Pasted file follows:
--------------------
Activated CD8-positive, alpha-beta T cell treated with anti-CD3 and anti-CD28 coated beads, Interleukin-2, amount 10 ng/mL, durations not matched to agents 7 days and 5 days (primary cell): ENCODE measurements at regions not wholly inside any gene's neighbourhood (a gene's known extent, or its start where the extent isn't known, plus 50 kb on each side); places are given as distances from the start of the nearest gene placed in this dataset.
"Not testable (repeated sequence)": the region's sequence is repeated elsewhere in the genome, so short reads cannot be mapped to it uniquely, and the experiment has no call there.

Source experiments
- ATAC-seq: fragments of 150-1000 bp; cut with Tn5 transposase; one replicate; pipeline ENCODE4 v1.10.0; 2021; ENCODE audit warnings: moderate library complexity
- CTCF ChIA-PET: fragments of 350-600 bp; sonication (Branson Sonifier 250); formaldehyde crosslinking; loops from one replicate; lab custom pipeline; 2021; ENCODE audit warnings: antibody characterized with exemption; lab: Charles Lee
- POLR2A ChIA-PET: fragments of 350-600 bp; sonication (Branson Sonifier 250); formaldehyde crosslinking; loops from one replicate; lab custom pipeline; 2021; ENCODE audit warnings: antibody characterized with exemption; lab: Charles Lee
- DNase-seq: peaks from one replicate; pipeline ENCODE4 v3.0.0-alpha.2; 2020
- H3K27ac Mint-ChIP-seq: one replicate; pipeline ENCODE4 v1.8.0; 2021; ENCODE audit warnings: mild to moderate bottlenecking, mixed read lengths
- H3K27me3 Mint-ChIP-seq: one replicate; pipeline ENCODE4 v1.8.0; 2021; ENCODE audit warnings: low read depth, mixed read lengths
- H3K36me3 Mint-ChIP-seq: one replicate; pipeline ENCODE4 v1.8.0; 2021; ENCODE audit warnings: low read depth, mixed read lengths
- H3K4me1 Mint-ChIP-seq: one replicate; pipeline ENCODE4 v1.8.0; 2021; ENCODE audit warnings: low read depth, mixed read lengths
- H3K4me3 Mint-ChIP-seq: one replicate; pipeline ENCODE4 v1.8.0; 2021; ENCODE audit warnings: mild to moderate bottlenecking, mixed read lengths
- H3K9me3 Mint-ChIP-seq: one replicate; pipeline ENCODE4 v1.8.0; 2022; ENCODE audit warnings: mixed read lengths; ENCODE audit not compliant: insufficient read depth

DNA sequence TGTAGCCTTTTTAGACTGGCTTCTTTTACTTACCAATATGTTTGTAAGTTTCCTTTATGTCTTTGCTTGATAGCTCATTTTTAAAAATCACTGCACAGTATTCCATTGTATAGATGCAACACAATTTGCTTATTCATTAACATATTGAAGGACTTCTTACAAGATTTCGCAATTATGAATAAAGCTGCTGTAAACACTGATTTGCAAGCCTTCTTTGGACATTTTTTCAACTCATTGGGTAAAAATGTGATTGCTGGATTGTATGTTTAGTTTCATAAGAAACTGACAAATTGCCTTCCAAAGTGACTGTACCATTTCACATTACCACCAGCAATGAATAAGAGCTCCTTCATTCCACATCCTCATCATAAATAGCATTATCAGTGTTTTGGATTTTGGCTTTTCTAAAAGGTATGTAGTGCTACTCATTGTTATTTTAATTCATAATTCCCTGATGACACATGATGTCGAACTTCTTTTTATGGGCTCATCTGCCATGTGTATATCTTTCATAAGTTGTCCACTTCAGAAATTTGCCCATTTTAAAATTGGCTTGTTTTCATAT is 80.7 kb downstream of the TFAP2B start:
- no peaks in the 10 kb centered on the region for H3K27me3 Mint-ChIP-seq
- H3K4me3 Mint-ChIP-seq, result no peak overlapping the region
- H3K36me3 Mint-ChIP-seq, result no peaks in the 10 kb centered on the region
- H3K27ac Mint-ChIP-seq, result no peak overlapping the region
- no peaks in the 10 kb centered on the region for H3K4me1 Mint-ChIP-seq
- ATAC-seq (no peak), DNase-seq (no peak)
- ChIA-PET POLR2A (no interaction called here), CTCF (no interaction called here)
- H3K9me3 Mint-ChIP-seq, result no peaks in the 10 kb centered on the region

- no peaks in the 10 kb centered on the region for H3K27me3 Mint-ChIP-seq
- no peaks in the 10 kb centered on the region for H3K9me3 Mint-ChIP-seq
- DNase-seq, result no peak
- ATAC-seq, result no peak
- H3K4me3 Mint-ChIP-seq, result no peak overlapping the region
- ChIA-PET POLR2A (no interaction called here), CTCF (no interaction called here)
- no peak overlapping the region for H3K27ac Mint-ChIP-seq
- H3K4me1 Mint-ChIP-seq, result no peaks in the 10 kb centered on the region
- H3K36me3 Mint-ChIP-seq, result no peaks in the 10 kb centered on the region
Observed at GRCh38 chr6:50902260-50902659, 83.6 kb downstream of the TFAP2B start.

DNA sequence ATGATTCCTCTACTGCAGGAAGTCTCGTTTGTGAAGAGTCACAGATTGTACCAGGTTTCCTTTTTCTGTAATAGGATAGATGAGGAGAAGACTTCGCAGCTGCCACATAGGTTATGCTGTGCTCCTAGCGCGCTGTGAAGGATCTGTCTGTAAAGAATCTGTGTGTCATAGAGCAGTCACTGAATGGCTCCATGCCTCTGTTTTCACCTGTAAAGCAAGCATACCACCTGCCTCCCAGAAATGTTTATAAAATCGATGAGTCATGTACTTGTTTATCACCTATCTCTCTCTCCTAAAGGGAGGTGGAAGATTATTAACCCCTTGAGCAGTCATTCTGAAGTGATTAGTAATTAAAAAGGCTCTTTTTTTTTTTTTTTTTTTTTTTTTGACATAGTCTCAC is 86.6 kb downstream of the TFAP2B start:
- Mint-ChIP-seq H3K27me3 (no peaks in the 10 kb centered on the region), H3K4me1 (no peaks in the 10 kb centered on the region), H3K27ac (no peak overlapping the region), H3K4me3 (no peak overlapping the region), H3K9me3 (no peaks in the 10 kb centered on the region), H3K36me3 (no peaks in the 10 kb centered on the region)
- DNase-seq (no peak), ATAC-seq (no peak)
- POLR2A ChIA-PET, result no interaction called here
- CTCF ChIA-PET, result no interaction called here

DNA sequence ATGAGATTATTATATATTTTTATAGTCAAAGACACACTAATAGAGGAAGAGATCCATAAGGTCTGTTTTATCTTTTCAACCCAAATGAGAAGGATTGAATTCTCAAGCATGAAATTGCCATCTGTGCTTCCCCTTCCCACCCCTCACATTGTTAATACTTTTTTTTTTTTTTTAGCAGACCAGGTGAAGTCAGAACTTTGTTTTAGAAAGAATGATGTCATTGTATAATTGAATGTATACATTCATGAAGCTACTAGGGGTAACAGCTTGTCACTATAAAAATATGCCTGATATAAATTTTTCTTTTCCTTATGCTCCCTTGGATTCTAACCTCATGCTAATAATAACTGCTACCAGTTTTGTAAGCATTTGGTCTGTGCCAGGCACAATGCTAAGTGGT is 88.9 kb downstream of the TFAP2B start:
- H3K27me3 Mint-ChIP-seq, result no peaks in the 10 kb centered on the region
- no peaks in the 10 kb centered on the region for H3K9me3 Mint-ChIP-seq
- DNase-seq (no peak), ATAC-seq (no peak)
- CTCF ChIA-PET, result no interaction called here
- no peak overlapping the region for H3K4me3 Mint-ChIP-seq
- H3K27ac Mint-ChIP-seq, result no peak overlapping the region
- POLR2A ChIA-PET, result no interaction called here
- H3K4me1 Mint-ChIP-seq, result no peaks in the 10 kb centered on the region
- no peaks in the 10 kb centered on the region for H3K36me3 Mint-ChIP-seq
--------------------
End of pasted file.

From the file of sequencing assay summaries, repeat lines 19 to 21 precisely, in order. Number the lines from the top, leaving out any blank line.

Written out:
- no peaks in the 10 kb centered on the region for H3K4me1 Mint-ChIP-seq
- ATAC-seq (no peak), DNase-seq (no peak)
- ChIA-PET POLR2A (no interaction called here), CTCF (no interaction called here)